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Gibraltar books $95 million loss as it writes down its infrastructure business

Gibraltar Industries booked a $95 million loss during the fourth quarter after taking a big write-down in the value of the infrastructure and industrial products business it acquired four years ago.

The write-down, which totaled $96.4 million, came as Gibraltar’s earnings from its operations tumbled by 71 percent, partly because of weaker sales at its infrastructure and industrial products business, which has been hurt by tight government budgets that have held down the level of work on improvement projects for bridges and highways.

The write-down essentially is an admission by Gibraltar that the infrastructure business it added in March 2011 when it paid $96 million to buy D.S. Brown Co., an Ohio company that targets the bridge and highway repair and construction markets, hasn’t worked out as company executives had hoped.

“While this impairment is a non-cash charge, it does provide an indicator of the near-term financial outlook” for the industrial and infrastructure products business, said Kenneth Smith, Gibraltar’s chief financial officer, during a conference call Friday.

“The segment’s revenues and profit margins have decreased, and future cash flows are expected to be modest in the near term,” Smith said. “This reflects, in part, slower economic conditions, excess capacity and increased competition, plus greater ongoing uncertainty regarding government funding for future transportation projects.”

But Frank Heard, Gibraltar’s CEO, said the company isn’t giving up on the infrastructure business, calling it a key part of the company’s long-term business and singling it out as a potential beneficiary of what he described as a more proactive approach to acquisitions.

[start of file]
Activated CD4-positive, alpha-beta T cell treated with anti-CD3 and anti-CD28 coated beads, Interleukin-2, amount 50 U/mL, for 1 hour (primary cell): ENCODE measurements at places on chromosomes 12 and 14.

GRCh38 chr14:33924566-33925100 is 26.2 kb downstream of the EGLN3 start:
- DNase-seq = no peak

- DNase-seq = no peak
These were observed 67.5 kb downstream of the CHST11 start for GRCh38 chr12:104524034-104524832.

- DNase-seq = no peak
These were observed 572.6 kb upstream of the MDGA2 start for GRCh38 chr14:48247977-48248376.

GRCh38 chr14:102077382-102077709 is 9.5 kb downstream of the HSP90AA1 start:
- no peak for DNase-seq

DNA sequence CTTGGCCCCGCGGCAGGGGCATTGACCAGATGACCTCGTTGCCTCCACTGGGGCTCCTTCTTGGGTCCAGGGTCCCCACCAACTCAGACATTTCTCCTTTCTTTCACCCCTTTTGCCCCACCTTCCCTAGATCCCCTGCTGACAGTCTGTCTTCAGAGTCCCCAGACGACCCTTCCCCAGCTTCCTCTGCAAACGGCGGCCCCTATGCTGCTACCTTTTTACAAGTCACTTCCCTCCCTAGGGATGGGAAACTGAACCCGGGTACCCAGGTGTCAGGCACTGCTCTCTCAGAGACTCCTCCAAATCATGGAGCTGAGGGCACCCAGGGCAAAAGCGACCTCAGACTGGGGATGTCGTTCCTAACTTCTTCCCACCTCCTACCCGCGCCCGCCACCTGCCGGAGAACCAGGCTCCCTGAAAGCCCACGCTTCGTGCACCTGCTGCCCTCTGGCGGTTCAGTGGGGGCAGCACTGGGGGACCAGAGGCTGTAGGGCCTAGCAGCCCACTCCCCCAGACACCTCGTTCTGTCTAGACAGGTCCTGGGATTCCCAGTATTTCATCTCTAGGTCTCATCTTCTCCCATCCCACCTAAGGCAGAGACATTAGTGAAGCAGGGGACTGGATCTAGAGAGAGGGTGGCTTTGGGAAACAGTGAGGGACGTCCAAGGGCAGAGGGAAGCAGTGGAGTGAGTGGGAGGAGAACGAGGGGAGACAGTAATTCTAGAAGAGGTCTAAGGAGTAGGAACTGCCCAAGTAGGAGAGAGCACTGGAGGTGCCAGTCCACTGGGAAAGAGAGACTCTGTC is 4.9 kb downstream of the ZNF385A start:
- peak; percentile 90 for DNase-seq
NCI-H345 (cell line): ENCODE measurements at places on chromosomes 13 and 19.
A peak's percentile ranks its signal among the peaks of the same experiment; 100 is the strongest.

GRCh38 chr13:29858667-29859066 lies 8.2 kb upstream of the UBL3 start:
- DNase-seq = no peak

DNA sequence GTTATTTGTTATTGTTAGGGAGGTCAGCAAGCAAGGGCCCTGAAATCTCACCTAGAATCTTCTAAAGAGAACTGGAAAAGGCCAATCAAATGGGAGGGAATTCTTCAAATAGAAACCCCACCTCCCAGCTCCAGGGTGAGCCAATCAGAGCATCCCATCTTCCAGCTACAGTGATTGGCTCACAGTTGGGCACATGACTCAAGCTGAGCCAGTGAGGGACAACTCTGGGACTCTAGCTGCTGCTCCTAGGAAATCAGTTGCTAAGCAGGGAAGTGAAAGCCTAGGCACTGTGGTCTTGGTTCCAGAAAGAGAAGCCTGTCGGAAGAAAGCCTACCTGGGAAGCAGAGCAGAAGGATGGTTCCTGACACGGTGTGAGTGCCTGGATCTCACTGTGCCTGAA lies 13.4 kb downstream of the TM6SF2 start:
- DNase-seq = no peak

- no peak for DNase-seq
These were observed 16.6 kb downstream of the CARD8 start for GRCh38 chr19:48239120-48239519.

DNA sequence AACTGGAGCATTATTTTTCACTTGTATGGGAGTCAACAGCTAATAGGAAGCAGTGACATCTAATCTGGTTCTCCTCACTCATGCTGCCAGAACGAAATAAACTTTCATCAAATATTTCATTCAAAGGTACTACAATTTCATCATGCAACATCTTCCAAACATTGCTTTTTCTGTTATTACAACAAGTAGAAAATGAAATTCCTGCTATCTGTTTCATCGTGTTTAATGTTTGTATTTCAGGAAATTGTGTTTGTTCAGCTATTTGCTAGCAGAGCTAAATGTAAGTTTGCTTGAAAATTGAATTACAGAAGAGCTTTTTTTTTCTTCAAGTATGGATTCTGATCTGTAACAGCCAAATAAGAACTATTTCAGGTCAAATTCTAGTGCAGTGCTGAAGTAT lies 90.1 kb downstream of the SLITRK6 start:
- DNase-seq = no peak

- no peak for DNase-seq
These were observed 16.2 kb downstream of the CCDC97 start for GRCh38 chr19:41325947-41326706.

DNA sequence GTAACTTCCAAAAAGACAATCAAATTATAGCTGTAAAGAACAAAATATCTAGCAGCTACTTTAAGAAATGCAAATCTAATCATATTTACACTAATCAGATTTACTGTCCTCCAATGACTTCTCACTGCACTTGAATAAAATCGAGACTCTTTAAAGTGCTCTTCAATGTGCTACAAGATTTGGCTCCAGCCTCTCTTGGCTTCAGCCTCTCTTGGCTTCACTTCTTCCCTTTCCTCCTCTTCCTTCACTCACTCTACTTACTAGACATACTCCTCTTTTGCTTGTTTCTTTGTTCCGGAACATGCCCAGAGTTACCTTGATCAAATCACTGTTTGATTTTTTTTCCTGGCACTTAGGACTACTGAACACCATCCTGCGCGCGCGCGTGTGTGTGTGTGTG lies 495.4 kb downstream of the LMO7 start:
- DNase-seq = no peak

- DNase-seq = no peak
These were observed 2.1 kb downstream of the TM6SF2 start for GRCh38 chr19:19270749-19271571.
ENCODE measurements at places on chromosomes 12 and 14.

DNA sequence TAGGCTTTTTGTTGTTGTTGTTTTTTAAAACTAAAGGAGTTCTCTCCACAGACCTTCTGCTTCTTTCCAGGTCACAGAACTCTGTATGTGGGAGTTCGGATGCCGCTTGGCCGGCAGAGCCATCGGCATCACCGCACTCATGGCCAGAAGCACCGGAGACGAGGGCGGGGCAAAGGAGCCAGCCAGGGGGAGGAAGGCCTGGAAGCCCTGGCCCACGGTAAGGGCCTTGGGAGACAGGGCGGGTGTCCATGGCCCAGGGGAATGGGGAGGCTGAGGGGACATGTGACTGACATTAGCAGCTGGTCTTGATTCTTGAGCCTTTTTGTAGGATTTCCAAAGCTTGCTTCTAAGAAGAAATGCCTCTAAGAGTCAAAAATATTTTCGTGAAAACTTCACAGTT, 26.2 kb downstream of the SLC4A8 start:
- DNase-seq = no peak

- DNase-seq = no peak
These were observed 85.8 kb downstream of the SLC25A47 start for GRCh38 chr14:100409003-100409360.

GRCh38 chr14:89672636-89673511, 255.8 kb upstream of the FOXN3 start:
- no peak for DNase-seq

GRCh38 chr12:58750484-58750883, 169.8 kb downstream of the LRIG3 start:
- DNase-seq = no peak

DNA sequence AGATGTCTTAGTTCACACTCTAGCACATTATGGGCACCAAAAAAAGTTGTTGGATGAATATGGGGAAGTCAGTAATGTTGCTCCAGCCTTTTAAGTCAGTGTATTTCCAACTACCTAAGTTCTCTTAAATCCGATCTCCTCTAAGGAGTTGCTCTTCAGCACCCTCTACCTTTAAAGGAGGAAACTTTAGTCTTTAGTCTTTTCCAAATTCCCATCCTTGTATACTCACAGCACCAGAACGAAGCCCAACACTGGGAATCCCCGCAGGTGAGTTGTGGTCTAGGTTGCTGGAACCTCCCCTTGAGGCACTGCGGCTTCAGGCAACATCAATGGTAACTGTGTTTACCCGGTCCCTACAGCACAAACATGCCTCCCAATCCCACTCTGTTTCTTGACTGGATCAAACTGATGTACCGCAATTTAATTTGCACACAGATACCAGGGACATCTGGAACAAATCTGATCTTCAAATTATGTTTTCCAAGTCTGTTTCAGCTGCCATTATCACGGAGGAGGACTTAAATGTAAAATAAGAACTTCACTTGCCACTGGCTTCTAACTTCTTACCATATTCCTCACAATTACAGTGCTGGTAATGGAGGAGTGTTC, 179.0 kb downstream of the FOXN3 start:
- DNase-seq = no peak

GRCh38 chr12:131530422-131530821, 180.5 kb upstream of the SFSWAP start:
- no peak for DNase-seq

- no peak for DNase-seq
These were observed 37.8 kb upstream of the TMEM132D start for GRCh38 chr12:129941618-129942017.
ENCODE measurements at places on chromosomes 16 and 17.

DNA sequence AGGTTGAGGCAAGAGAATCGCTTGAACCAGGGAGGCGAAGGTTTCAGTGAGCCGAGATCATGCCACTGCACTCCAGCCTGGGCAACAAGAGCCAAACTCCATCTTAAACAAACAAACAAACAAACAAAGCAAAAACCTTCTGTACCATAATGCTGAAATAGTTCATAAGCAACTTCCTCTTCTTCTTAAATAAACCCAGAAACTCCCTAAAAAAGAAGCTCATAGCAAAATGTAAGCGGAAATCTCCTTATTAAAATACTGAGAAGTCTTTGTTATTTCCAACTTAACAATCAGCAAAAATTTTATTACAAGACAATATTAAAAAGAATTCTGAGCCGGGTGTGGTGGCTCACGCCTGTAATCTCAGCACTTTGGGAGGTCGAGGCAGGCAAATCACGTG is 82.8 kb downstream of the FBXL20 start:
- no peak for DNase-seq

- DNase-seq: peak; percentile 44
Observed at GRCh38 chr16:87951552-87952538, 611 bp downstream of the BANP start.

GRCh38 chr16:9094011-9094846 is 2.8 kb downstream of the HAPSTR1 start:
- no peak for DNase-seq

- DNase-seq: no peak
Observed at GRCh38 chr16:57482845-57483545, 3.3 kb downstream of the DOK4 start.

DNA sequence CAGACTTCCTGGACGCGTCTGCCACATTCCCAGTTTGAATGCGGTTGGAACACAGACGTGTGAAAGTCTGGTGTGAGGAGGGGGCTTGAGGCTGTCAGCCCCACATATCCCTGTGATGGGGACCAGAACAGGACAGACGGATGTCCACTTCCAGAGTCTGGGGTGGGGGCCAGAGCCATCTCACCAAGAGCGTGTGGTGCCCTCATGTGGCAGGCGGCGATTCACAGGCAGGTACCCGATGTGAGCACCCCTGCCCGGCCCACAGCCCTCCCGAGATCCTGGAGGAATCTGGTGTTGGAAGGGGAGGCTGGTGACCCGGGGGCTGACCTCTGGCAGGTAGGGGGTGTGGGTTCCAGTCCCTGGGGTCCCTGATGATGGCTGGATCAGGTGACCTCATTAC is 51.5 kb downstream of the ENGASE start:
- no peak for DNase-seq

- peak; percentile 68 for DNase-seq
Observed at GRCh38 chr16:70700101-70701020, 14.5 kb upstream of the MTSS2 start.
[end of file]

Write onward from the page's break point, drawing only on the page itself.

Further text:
“Despite the short-term effects of current funding environment, we believe the long-term prospects in this space remain attractive and see this as a key part of our financial future,” Heard said.

“With activity in the infrastructure markets remaining depressed, some of the key players are considering divesting part of their business,” he said. “We continue to target and entertain opportunities as become available.”

Excluding the write-down, Gibraltar earned $700,000, or 2 cents per share, during the fourth quarter, down from $2.4 million, or 8 cents per share, a year ago.

Sales grew by 7 percent to $202 million from $188.8 million, fueled by a 23 percent increase in revenues from its residential building products business, which rose to $105 million from $86 million a year ago as demand for its postal storage products increased as more sites were converted to centralized delivery locations.

But profit margins in the residential products business shrunk as price cuts in some products and the costs of building out manufacturing capacity offset the benefits of rising sales volumes.

Sales in the industrial and infrastructure business fell by 6 percent to $96.6 million from $103.3 million a year ago. The business’ operating profit margin was cut by more than half to 2.5 percent as sales fell, raw material costs increased and the mix of products sold also was less profitable.

Gibraltar said it expects its sales this year to range between $870 million and $880 million, up about 2 percent from $862.1 million in 2014, with all of the growth coming from its residential building products, while infrastructure revenues remain flat. The company said it expects its earnings, excluding one-time items, to range between 55 cents and 65 cents per share, up about 28 percent from 47 cents per share last year.